Councils estimate they have yet to identify 10,000 buildings nationwide that are earthquake-prone and need upgrading or demolition.
About 700 of those must be identified in high-risk seismic zones by the first deadline of 1 January.
The figures come from the first update in months from the Ministry of Business, Innovation and Employment about implementing the earthquake-prone building laws.
About half of the 38 councils in high-risk zones are "not confident" or only "somewhat confident" of meeting all the deadlines for priority seismic work.
However, 36 of the 38 councils believe they can identify all their priority buildings by 1 January.
"Confidence is high that the first deadlines for identification will be met," the ministry said, after analysing reports from 62 councils.
So far, 283 buildings in high seismic-risk areas of 10 districts have been strengthened or demolished, and another 65 buildings in medium-risk zones.
Of the 37 councils in medium-risk areas, a third have identified all potentially priority earthquake-prone buildings, and all expect to have done this by mid-2022.
Building owners who were alerted by councils in 2018-19 to take action now face having to get 1200 engineering assessments done.
In the past 12 months, 331 buildings in high-risk zones were assessed as earthquake prone and 1264 not.
However, councils recorded concerns about "the accuracy, quality and timeliness of engineering assessments" revolving around a lack of information from engineers, including how they justified their assessment.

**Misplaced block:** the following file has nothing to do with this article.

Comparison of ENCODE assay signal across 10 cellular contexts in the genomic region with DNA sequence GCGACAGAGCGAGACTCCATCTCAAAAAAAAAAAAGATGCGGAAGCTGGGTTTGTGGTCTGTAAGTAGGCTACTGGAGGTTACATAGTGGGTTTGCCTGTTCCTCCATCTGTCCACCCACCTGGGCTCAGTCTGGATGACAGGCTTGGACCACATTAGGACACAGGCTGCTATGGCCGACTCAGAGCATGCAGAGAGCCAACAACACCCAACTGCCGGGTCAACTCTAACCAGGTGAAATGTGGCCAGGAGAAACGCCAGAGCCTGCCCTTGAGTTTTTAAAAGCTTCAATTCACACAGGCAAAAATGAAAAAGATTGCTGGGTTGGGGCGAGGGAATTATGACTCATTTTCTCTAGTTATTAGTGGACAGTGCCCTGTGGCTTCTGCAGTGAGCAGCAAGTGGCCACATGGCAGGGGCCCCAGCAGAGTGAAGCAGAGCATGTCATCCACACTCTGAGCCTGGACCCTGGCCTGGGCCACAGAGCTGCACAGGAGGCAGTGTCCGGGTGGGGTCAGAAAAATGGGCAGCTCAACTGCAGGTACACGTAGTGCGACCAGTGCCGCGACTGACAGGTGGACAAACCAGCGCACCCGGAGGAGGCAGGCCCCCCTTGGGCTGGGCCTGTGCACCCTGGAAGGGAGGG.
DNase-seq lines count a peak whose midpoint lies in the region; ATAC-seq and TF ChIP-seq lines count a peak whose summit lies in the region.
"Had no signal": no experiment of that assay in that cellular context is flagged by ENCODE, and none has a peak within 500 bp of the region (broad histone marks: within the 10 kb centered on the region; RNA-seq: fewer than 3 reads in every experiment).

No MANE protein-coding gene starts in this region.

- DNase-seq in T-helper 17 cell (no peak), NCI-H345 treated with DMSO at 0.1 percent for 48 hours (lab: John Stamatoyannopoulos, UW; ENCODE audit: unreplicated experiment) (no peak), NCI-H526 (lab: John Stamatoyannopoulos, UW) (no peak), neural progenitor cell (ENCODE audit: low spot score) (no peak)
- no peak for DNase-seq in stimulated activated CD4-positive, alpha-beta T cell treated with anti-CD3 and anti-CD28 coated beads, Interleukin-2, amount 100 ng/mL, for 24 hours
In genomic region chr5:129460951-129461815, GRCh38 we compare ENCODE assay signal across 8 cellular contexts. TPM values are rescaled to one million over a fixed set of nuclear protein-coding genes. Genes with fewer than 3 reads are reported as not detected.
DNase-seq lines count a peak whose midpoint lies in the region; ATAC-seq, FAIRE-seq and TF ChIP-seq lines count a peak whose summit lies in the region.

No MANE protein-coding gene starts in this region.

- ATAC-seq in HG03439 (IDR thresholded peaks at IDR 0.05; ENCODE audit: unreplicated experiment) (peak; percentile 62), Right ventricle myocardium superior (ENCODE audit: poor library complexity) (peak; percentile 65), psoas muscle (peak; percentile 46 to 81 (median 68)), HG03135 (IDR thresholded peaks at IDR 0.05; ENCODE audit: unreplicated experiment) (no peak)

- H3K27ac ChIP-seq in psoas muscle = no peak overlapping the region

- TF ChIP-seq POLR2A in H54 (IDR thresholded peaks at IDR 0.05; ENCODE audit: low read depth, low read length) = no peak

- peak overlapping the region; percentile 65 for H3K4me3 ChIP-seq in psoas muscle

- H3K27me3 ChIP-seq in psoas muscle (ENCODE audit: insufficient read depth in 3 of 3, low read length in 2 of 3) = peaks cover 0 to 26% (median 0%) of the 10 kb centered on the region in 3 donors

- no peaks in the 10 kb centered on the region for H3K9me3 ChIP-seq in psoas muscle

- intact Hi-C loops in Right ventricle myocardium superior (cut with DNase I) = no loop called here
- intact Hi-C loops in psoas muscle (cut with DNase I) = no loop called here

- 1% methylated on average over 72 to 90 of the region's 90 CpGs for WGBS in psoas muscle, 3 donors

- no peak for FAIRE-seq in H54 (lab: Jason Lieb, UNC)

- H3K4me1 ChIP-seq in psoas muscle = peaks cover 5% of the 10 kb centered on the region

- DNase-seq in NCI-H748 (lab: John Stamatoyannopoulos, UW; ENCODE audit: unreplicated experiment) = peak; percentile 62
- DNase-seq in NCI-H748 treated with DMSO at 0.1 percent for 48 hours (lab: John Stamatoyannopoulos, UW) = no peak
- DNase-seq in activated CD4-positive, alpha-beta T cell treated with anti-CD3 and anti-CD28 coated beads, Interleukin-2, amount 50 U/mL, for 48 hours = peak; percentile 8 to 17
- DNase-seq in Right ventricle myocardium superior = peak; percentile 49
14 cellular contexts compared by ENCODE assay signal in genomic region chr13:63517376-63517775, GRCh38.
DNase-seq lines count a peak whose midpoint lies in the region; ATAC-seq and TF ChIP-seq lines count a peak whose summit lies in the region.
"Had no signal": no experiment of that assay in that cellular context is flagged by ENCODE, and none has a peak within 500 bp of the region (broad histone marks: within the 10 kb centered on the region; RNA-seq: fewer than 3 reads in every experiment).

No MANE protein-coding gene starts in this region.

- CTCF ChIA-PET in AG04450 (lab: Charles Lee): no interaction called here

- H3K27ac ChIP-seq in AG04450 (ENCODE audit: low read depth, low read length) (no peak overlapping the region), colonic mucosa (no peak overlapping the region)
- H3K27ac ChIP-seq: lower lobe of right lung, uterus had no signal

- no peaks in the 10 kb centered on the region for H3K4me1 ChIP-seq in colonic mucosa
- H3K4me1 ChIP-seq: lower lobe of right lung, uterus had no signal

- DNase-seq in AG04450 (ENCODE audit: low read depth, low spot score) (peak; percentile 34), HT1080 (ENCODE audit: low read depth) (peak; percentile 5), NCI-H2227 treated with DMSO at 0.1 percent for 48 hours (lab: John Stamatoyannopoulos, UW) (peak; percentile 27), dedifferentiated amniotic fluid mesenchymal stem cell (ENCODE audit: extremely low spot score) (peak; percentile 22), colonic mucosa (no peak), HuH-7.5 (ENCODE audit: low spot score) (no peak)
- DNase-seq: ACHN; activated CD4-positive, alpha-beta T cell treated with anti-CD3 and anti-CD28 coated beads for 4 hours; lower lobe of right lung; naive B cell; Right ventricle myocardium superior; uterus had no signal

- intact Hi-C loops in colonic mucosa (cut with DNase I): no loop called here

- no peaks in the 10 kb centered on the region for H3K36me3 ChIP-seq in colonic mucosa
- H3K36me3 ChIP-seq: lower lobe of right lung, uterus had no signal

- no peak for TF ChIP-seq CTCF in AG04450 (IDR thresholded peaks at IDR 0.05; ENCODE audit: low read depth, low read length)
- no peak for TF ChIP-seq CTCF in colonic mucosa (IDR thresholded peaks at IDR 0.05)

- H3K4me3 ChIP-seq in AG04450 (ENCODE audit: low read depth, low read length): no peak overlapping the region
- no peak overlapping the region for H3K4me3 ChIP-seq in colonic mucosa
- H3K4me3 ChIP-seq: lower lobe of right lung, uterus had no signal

Overall, the ministry expected engineeers to assess 10,300 buildings in the next eight years, resulting in 4100 of those being added to the earthquake-prone building register.
"Some territorial authorities noted a shortage of qualified engineers, while others noted that engineers' reports were being provided within the time (12 months) expected."
In high-risk zones, about half of the councils have consulted with communities about what routes should be classed as particularly busy, along which the toughest deadlines to do up or demolish buildings - or just 7.5 years - would apply. Half of councils have chosen not to designate any routes as busy or strategic.
The ministry has also been evaluating the new national system for managing quake-prone buildings, and expects to wrap up that work next month. Most councils have now removed local policies to fit with the national approach.
Apartment owners in Wellington have petitioned Parliament asking the government to provide financial and technical help to residents facing "significant financial costs and personal stress to comply with the current earthquake-prone building legislation".
They are warning buildings will not be strengthened unless the government intervenes.